Links 3/18/12

Lambert as usual provided many links!

Pope commissions custom-blended eau de cologne Guardian

Arctic climate ‘tech fixes’ urged BBC

Obama to celebrate (part of) Keystone pipeline next week Yahoo

Shock ‘n’ oil VoxEU

Belgian rightsholders group wants to charge libraries for READING BOOKS TO KIDS TNW Media

Europeans can’t blog Bruegel

When Elites Depart John Robb

President Karzai casts doubts on US version of Afghan village massacre Guardian. I suspect the army remembers all too well how much the My Lai massacre cut into already falling support for the war in Vietnam.

Gulf Widens Between U.S. and a More Volatile Karzai New York Times

White House Stands By Obama Push for Yemeni Journalist to Remain Behind Bars ABC

Democracy Now on the imprisoned Yemeni journalist Glenn Greenwald

Lagarde Says World Can’t Be Lulled Into Sense of Security Bloomberg. Glad someone is paying attention.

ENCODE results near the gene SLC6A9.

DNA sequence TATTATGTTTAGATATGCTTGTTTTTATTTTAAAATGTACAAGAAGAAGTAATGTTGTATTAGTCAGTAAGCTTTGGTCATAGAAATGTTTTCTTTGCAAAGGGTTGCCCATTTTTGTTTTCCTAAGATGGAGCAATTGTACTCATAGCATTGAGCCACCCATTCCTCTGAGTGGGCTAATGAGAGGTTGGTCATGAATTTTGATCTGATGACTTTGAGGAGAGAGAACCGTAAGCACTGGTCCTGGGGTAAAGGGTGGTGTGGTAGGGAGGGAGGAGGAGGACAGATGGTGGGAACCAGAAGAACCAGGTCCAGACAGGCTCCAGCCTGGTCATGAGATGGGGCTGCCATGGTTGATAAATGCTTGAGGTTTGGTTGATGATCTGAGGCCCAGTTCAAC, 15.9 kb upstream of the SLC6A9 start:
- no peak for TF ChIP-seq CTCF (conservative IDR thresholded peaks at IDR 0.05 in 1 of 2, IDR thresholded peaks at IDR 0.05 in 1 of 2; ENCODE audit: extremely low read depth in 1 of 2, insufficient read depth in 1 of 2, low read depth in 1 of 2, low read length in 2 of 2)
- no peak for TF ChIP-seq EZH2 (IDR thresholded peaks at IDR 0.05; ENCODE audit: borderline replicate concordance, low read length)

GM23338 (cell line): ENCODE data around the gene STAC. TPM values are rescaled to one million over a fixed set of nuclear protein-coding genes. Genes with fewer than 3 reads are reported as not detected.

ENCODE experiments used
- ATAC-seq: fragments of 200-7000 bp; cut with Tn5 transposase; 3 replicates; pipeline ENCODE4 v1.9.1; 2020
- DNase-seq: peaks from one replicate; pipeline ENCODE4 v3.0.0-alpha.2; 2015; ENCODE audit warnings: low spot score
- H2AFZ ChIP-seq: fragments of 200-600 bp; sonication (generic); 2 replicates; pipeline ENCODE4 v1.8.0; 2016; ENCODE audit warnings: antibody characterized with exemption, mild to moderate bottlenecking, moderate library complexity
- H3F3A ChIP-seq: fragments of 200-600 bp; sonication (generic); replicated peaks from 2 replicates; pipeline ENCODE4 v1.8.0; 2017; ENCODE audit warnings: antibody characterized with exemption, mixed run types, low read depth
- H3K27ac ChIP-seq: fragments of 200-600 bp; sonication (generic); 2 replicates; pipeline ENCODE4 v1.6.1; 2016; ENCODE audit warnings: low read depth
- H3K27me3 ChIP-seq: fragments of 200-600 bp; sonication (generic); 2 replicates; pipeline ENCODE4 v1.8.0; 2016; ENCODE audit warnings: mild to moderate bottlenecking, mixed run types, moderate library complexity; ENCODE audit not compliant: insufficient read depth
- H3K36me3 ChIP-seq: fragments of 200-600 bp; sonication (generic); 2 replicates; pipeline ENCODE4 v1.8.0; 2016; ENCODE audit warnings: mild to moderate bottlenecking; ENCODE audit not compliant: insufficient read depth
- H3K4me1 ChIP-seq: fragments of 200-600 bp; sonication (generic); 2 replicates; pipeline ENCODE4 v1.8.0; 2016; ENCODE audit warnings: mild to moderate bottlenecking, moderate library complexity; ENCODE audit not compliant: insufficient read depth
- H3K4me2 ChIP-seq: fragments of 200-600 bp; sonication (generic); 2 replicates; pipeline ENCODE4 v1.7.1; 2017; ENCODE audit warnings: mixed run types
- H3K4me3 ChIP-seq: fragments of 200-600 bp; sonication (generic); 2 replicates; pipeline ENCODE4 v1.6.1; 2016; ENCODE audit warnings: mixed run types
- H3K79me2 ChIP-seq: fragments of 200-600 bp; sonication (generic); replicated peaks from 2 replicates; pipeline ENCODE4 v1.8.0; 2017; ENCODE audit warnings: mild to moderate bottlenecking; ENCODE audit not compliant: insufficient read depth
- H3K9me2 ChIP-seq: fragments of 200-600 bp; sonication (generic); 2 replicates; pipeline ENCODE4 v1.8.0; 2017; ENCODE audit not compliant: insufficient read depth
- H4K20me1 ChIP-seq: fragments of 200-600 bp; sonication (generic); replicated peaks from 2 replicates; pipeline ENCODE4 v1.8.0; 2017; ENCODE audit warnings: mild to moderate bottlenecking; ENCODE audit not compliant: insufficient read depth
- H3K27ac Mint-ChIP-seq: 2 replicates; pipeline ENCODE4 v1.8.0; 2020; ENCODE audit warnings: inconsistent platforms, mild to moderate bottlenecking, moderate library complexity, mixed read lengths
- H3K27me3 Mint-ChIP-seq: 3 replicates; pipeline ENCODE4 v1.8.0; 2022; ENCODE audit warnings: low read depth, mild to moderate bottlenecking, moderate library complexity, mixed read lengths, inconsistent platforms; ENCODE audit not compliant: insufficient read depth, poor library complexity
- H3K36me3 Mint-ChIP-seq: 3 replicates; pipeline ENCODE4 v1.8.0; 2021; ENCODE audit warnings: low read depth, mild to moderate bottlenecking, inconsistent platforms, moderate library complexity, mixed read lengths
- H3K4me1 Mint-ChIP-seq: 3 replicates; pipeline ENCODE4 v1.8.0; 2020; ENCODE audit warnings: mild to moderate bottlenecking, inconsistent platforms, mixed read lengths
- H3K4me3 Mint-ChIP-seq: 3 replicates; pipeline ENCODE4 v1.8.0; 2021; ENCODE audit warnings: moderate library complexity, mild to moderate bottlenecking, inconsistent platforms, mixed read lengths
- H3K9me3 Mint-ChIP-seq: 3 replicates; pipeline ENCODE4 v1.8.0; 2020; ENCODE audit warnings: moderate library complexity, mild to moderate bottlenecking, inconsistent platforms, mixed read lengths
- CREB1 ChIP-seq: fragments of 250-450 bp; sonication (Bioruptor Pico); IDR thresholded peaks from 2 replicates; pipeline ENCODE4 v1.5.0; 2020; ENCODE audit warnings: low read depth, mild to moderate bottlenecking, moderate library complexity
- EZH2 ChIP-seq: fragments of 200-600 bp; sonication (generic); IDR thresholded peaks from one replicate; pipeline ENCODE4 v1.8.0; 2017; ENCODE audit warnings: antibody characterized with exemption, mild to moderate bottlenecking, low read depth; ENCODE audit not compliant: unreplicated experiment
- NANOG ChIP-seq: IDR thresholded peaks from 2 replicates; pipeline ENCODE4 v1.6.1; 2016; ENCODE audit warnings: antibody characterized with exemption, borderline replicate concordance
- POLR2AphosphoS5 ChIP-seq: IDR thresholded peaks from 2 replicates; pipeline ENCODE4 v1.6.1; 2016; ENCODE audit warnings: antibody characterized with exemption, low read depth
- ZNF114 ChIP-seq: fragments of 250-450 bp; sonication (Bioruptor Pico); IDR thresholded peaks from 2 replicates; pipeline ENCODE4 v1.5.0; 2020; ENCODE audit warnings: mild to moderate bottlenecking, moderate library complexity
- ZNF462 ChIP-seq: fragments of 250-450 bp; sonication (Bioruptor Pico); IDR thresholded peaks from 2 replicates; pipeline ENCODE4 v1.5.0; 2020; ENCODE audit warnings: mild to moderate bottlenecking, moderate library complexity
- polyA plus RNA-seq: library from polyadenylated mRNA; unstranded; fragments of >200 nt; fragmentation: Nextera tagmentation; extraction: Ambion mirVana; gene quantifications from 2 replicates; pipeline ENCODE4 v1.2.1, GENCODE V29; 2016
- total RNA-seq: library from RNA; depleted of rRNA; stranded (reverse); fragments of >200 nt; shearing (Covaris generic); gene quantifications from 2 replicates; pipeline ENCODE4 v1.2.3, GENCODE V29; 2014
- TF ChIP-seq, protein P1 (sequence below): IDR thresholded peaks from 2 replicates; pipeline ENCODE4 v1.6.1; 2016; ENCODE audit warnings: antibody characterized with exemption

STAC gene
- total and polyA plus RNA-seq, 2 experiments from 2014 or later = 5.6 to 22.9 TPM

Goldman Sachs Board Must Act on Smith Op-Ed, Ex-Partner Writes Bloomberg. The story also reports on the Goldman-defending piece written by Janet Hanson of 85 Broads, who is a shameless self promoter (I say this having seen her in action) whose business model depends on maintaining good relations with Goldman and Wall Street generally. If this is the best pro-Goldman piece Bloomberg could find, Goldman has a lot to worry about.

Barriers to Change, From Wall St. and Geneva Gretchen Morgenson, New York Times

Are police moving in on Zuccotti ‘occupy’ protesters? Raw Story. Has a livestream, which now has no visual but you can get an idea from the audio

How Occupy Wall Street Spent $700,000 in Six Months Atlantic. Lambert:

If the goal is to change the national conversation to include “income inequality,” which it did, $700K is a trivial amount with an incredible ROI, especially considering what they’re up against. It’s not clear that people will see it that way, however. The Atlantic article may be an opening shot.

Occupy Wall Street celebrates 6 months since start Associated Press

Unemployed Is Bad Enough; ‘Unbanked’ Can Be Worse New York Times

Insight: The banker and the cabbie: When two worlds collide Reuters. Jennings is toast. And read to the damning little bit at the very end.

How America Avoided A Fascist Coup in 1933 Jesse